De-Generation, On the Occasion of Fidel Castro’s Birthday

Erasmo Calzadilla

Come to Varadero where there is plenty of money / The national anthem / I want to spend a million with you.

HAVANA TIMES — Today, I want to revisit another thorny issue in Cuba: the process of cultural and social degradation that continues to spread across our cities and countryside. I am not the only one who’s noticed it – it is a rather recurrent topic of discussion down here.

The system established by the Castros (which I do not want to call “socialist,” out of respect towards socialism) deeply eroded the social tapestry and highly rich cultural heritage of the nation, strongholds that not even wild capitalism had managed to tear down. Below are the blows which, from my point of view, caused the most damage:

  • The destruction of work as a livelihood, brought about by the measly salaries and a form of egalitarianism that rewarded the lazy.
  • The destruction of values, customs and traditional practices through the implementation of a modernist development model (industrial, intensive and nihilistic).
  • The destruction of political cultural and civil traditions through paternalism, a top-down administrative system, the prohibition of staging any kind of independent civic or economic activity (and meting out of punishment for those who dared do this) and the impossibility of participating in public affairs.
  • The destruction of the country’s cultural heritage, common sense and systems of belief through intensive brain-washing. The great ideologues of the regime (Fidel Castro, Che Guevara and others) spared no expense in this effort, which aimed to extirpate any residues of the old capitalist mode of production. That is how they sought to mold the New Man.

As a result of this, today we have a bleak social scenario characterized by: the profound atomization of society, a sterile civic and political environment, the cultural hegemony of the non-committed, alienated, political idiots or lumpen-proletariat (to use the Marxist jargon) and reggaeton musicians, reggaeton understood not as a voluptuous Caribbean rhythm that promotes carnal love but a narcissistic, individualistic, consumerist and violent attitude towards life.

Where is a nation like this heading? To a worse place, I can only assume.

In this cesspool, the Castros, the Communist Party, the new entrepreneurs and foreign capital can continue to turn the screws fearlessly, for the screw is going to continue to yield. It will be eons before a true workers’ movement, a popular protest movement or an uprising by angry people, arises in Cuba. Why? Because our sense of civic dignity, the people’s self-confidence, the capacity to organize in horizontal fashion and everything needed for a nation to set its foot down before its masters, was nipped at the bud.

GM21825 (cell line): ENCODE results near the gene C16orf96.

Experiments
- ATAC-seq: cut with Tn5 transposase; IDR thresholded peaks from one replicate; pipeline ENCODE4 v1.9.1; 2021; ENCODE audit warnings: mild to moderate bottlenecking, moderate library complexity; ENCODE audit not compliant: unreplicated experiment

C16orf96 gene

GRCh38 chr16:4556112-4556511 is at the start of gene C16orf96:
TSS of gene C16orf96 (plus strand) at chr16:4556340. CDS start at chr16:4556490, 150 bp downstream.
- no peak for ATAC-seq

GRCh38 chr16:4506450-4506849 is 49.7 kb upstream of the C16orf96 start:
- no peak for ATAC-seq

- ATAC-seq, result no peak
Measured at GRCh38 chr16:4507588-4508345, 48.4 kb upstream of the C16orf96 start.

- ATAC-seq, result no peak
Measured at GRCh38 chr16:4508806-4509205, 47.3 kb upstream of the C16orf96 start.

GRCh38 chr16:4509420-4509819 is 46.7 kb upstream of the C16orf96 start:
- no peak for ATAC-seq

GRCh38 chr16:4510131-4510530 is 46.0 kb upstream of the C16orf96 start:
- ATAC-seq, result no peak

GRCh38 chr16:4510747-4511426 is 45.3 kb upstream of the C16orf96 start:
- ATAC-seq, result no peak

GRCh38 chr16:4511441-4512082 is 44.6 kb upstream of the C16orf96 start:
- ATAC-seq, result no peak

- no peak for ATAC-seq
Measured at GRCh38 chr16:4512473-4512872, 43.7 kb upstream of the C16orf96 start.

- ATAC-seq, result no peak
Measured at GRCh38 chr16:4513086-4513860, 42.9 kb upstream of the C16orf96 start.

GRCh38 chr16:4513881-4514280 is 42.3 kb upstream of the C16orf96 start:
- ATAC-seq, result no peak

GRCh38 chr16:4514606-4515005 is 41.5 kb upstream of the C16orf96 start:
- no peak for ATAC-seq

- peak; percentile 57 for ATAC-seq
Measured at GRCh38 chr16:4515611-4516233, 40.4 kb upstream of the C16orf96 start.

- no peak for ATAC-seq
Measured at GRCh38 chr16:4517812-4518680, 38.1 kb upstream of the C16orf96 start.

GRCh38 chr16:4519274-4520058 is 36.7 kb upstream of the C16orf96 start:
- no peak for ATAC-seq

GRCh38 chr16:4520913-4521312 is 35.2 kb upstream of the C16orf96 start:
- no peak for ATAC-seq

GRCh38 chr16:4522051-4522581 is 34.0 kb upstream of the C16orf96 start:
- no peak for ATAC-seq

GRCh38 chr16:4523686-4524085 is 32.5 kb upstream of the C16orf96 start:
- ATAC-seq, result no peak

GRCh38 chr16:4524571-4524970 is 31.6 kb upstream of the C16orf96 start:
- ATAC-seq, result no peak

How is all of this reflected in the daily lives of Cubans?

The daily life of humble folk has gradually become agonizing. Agonizing because the price of beans goes up every day and because of the breakdown of social norms. Anywhere you go, you have to deal with aggressors and con-artists of every sort.

Part of the violence and mistreatment endured by average Cubans comes from State officials, particularly those at the bottom. Bus drivers, store clerks, vendors at markets and cafeterias, health and education personnel, office workers who deal with the public and bosses at workplaces make up an army of shady characters who steal from us, trample on our rights and besmirch our dignity to the rhythm of reggaeton.

The worst part is that we’ve become used to this. Some (generally the old) see it as absurd and humiliating, and they endure it with the resignation of someone who suffers from a terminal disease. The new generations, however, accept it as part of the landscape, a landscape where the official (henchman of his own people) occupies a privileged position.

Today, the bulk of the ideological work isn’t carried out by boring and unappealing Party bureaucrats. The most effective ideological work is done by attractive and fashionable musicians. It’s no accident they fit so well into the system.

Reggaeton and salsa music play the important ideological role of showing us that “everything is A-Okay,” that we are happy here, that what we need to do is enjoy life. Indirectly, they look down on any reflective attitude or discontent with respect to daily reality, something that only “idiots” and losers do.

I would love to continue talking about these issues, but I’ve already gone on too long. I’ll spill my guts little by little.

Note: None of this contradicts the idea that the revolution was necessary and that Fidel Castro played a positive role at the beginning.

13 thoughts on “De-Generation, On the Occasion of Fidel Castro’s Birthday

  • I agree with your sentiment Caterina and also hope that it does not end up like the US. There are fortunately other alternatives and Americans would find it difficult if not impossible to destroy the unique culture that is Cuba.
    But, it is not necessary to continue to deny Cubans freedom to enjoy liberty and sufficient income to afford to shop and enjoy entertainment.
    At the moment there is a media created conception that change is taking place within Cuba. That myth is justified by comments about Havana.
    For Cubans, although they continue to have hope as they have for fifty six long dreary years of Socialismo, there is no change. The infrastructure of the country continues to deteriorate, the leaking public water supplies continue to run down the streets, the converted trucks which serve as buses continue to belch out black smoke, the schools and hospitals continue to crumble with broken door handles and windows. The daily endeavor to be able to feed the children has not changed.
    Raul Castro Ruz has made it abundantly clear that there will be no change within the administration responsible for the mess and that in selecting the next President Diaz-Canel, he chose one who would adhere to his communist views.
    Dictatorships are ugly and Cuba’s is no exception.

  • Wow! Of course I have little idea how life really is in Cuba but if you think social fabric has changed just wait until all the Americans arrive to exploit Cuba. I hate to think of Cubans becoming like our consumerist society raised on mindless shopping and endless entertainment. I am totally fascinated by Cuba and wish it would not end up like us.